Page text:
There are clearly some limitations with this approach. If your application requires the Arduino to set outputs for control purposes, these outputs will be lost each time the Arduino is powered down. So, this power-saving approach is really meant for data acquisition applications, not control applications. Also, if you need to retain data or settings between each power-on cycle of the Arduino, you will need to use the EEPROM memory in the Arduino, as that memory is unaffected by loss of Arduino power.
So, what kind of battery life can be achieved with this strategy? To answer this question, you need to know how long the Arduino will be powered up and how long it will be totally off. For my current project, I need to read a sensor and wirelessly transmit the results every 10 minutes. Each time the power controller circuit applies power to the Arduino, the Arduino has to boot up, read the sensor and then send the result via an Xbee radio. I have measured the boot-up time for the Arduino Uno, which equals about 72 milliseconds. (This is substantially faster than the earlier Arduino Duemilanove, which took a full 1.45 seconds to boot up. Clearly if you intend to use this power-saving approach, you would want to use the fast-booting Uno model.) Reading the sensor for my project will take about 10 milliseconds. Until I measure more carefully the Xbee boot-up and transmit time, I will conservatively assume that the Xbee process pushes the power-on duration up to a full one second.
As well as knowing the Arduino duty cycle, you also need to know power consumption of the Arduino and accessories when it is On. In my project, I will apply power to the Arduino through the 5V pin, so that I can avoid some of the voltage regulator losses on the Arduino board. Adding in the sensor and Xbee power consumption, I estimate an average current draw of 70 mA during the period while the Arduino is powered up. So, power consumption during the power-on time is 0.07 A x 5 V = 0.35 Watt. But, the circuitry is only powered up for 1 second out of the 10 minute repeat interval, so the average power draw is 1 sec / 600 sec x 0.35 W = 0.000583 W or 0.583 mW. My custom power controller board produces the 5 volts necessary for the Arduino board through use of an 85% efficient boost switching power converter. So, the 0.583 mW average power draw of the Arduino takes 0.583 mW / 0.85 = 0.686 mW from the battery on average. Adding in the 11 microWatt draw of the custom power controller board gives a total power consumption of 0.697 mW. With a 3 x AA Alkaline battery pack having 7.5 Watt-hours of energy, my project should see a 7,500 mW-hrs / 0.697 mW = 10,800 hour battery life, or about 15 months, a substantial improvement over the 4 day battery life achievable through the standard Arduino setup.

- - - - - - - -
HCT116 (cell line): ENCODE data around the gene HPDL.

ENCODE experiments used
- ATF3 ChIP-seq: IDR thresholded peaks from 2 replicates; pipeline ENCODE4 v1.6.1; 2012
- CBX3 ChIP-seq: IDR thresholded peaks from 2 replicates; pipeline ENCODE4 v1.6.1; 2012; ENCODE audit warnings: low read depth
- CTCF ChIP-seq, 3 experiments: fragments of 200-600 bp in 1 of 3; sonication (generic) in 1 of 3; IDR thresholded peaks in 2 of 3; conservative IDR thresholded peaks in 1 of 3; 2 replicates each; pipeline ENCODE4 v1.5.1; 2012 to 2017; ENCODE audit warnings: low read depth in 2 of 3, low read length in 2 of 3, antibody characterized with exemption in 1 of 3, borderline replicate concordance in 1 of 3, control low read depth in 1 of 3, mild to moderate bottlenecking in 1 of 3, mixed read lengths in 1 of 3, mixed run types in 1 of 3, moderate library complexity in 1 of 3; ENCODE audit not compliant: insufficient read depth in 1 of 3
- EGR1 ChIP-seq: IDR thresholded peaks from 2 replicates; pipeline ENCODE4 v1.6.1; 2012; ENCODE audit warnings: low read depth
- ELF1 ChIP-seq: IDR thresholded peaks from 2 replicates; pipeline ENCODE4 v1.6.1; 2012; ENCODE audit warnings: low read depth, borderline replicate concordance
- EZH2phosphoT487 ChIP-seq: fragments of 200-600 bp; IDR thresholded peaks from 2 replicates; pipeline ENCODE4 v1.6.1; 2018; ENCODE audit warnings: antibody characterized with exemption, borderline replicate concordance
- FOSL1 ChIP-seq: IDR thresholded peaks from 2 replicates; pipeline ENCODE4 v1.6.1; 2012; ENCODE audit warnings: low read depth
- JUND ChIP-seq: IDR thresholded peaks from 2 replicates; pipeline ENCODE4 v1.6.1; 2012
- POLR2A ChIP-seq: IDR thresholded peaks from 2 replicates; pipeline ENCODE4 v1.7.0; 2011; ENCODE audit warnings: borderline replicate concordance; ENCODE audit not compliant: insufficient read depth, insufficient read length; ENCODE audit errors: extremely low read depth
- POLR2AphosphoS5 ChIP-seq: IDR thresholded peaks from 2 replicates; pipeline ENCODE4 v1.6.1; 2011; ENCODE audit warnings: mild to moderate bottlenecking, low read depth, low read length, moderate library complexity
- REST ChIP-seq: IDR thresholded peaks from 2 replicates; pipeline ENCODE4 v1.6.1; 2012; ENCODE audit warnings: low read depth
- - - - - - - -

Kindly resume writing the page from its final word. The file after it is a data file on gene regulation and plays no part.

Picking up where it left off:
In this Later Post, I discuss the design of the Power Controller circuit. Hopefully, I will also be able to report on actual use of the product in future posts.